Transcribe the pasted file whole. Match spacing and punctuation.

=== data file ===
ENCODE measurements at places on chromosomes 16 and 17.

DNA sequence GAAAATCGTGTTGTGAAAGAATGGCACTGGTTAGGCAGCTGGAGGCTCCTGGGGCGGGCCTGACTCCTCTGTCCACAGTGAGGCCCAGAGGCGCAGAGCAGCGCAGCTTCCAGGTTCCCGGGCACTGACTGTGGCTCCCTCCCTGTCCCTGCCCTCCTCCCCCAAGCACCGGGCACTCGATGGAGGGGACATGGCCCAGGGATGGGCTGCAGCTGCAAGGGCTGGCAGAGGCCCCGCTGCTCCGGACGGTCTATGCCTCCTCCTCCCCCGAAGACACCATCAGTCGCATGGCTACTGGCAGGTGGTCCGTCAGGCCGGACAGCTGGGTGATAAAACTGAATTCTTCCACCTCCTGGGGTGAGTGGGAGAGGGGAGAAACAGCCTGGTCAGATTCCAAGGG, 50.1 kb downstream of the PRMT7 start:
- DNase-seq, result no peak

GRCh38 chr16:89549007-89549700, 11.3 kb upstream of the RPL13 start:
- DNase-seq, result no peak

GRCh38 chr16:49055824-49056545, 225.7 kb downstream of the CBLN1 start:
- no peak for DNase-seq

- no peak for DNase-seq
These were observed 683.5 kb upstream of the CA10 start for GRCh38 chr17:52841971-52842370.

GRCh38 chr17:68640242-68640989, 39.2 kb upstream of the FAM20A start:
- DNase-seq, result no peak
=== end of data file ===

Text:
ENCODE measurements at places on chromosomes 16 and 17.

DNA sequence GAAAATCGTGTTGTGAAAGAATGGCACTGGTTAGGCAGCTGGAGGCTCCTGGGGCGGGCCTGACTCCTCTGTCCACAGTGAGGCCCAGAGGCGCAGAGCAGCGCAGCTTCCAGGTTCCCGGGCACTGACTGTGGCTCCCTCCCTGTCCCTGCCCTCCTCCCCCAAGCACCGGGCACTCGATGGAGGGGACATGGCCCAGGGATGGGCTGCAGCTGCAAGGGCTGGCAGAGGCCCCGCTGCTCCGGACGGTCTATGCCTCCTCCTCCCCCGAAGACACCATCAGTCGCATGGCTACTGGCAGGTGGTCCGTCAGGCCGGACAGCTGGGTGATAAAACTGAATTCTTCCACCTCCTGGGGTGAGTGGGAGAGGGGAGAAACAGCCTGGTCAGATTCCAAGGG, 50.1 kb downstream of the PRMT7 start:
- DNase-seq, result no peak

GRCh38 chr16:89549007-89549700, 11.3 kb upstream of the RPL13 start:
- DNase-seq, result no peak

GRCh38 chr16:49055824-49056545, 225.7 kb downstream of the CBLN1 start:
- no peak for DNase-seq

- no peak for DNase-seq
These were observed 683.5 kb upstream of the CA10 start for GRCh38 chr17:52841971-52842370.

GRCh38 chr17:68640242-68640989, 39.2 kb upstream of the FAM20A start:
- DNase-seq, result no peak